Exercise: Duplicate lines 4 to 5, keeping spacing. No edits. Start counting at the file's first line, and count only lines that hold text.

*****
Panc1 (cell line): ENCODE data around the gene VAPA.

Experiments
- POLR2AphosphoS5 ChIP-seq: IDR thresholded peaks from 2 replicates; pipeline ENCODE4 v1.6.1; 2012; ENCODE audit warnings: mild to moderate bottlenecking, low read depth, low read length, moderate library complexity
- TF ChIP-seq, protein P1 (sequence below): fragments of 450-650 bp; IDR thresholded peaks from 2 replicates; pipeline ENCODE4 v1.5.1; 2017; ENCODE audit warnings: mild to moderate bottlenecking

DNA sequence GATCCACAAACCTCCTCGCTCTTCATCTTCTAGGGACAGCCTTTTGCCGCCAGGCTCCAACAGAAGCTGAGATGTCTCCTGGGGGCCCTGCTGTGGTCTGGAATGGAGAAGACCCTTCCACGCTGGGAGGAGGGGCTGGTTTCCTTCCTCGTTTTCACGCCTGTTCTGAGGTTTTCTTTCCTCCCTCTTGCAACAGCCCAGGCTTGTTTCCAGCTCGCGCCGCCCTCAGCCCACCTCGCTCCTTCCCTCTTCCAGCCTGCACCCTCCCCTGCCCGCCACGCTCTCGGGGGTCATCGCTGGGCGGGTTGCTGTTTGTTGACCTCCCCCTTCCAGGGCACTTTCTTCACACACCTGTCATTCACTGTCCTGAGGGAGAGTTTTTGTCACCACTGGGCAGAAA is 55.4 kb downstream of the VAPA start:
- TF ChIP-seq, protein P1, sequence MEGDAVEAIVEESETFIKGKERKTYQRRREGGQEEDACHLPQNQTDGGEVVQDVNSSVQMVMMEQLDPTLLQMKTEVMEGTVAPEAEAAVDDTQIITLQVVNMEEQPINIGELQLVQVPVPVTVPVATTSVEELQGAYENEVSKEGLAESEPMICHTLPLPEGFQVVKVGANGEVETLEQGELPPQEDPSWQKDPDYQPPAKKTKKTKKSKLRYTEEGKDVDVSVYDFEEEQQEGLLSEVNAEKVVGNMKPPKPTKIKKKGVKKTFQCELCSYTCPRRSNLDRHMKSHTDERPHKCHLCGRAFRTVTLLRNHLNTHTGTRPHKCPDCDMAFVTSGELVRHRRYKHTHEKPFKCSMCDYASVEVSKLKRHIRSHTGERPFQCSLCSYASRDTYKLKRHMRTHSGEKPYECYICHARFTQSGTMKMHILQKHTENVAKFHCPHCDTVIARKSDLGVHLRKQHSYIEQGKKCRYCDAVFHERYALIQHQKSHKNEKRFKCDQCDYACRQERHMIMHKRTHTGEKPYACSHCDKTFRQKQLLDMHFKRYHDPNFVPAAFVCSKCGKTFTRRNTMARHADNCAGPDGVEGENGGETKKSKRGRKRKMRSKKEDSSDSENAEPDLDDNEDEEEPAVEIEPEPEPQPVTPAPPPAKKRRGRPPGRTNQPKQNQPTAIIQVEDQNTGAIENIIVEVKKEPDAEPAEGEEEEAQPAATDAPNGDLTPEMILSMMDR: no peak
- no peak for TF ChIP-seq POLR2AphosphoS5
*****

- TF ChIP-seq, protein P1 (sequence below): fragments of 450-650 bp; IDR thresholded peaks from 2 replicates; pipeline ENCODE4 v1.5.1; 2017; ENCODE audit warnings: mild to moderate bottlenecking

DNA sequence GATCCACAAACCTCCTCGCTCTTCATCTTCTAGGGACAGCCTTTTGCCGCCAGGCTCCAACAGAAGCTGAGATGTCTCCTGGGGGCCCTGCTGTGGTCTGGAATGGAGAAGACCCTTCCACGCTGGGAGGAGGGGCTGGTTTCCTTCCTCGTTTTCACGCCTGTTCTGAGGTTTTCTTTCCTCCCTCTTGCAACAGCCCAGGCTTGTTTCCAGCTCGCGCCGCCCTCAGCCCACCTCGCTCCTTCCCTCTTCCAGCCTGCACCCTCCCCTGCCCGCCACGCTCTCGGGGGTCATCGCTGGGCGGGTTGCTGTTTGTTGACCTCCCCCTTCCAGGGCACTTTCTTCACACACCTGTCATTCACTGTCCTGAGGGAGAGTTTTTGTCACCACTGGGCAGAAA is 55.4 kb downstream of the VAPA start: